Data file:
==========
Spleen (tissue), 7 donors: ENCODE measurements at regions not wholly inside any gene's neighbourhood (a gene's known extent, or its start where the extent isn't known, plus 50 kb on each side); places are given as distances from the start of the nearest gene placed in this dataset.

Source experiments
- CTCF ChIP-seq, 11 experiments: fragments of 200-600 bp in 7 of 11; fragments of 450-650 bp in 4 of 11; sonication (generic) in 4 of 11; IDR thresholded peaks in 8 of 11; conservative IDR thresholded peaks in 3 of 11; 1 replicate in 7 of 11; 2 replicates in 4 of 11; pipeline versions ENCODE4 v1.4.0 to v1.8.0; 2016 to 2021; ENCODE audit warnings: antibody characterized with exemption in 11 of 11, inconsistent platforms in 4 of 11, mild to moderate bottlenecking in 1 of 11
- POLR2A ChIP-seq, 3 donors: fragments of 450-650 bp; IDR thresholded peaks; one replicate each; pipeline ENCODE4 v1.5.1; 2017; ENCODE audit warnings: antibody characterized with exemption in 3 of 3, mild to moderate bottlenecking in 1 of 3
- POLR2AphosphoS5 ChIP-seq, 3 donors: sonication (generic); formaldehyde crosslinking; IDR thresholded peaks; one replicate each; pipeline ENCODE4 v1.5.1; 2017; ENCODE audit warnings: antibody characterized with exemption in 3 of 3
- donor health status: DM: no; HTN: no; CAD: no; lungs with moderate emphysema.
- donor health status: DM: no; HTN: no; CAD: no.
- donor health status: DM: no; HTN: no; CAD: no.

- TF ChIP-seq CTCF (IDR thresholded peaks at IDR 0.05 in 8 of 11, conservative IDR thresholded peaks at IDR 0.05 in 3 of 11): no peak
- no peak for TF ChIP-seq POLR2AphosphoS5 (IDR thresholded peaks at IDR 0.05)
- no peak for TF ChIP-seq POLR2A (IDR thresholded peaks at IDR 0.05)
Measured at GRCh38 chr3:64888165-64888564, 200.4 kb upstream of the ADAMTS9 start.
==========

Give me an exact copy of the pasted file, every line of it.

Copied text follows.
Spleen (tissue), 7 donors: ENCODE measurements at regions not wholly inside any gene's neighbourhood (a gene's known extent, or its start where the extent isn't known, plus 50 kb on each side); places are given as distances from the start of the nearest gene placed in this dataset.

Source experiments
- CTCF ChIP-seq, 11 experiments: fragments of 200-600 bp in 7 of 11; fragments of 450-650 bp in 4 of 11; sonication (generic) in 4 of 11; IDR thresholded peaks in 8 of 11; conservative IDR thresholded peaks in 3 of 11; 1 replicate in 7 of 11; 2 replicates in 4 of 11; pipeline versions ENCODE4 v1.4.0 to v1.8.0; 2016 to 2021; ENCODE audit warnings: antibody characterized with exemption in 11 of 11, inconsistent platforms in 4 of 11, mild to moderate bottlenecking in 1 of 11
- POLR2A ChIP-seq, 3 donors: fragments of 450-650 bp; IDR thresholded peaks; one replicate each; pipeline ENCODE4 v1.5.1; 2017; ENCODE audit warnings: antibody characterized with exemption in 3 of 3, mild to moderate bottlenecking in 1 of 3
- POLR2AphosphoS5 ChIP-seq, 3 donors: sonication (generic); formaldehyde crosslinking; IDR thresholded peaks; one replicate each; pipeline ENCODE4 v1.5.1; 2017; ENCODE audit warnings: antibody characterized with exemption in 3 of 3
- donor health status: DM: no; HTN: no; CAD: no; lungs with moderate emphysema.
- donor health status: DM: no; HTN: no; CAD: no.
- donor health status: DM: no; HTN: no; CAD: no.

- TF ChIP-seq CTCF (IDR thresholded peaks at IDR 0.05 in 8 of 11, conservative IDR thresholded peaks at IDR 0.05 in 3 of 11): no peak
- no peak for TF ChIP-seq POLR2AphosphoS5 (IDR thresholded peaks at IDR 0.05)
- no peak for TF ChIP-seq POLR2A (IDR thresholded peaks at IDR 0.05)
Measured at GRCh38 chr3:64888165-64888564, 200.4 kb upstream of the ADAMTS9 start.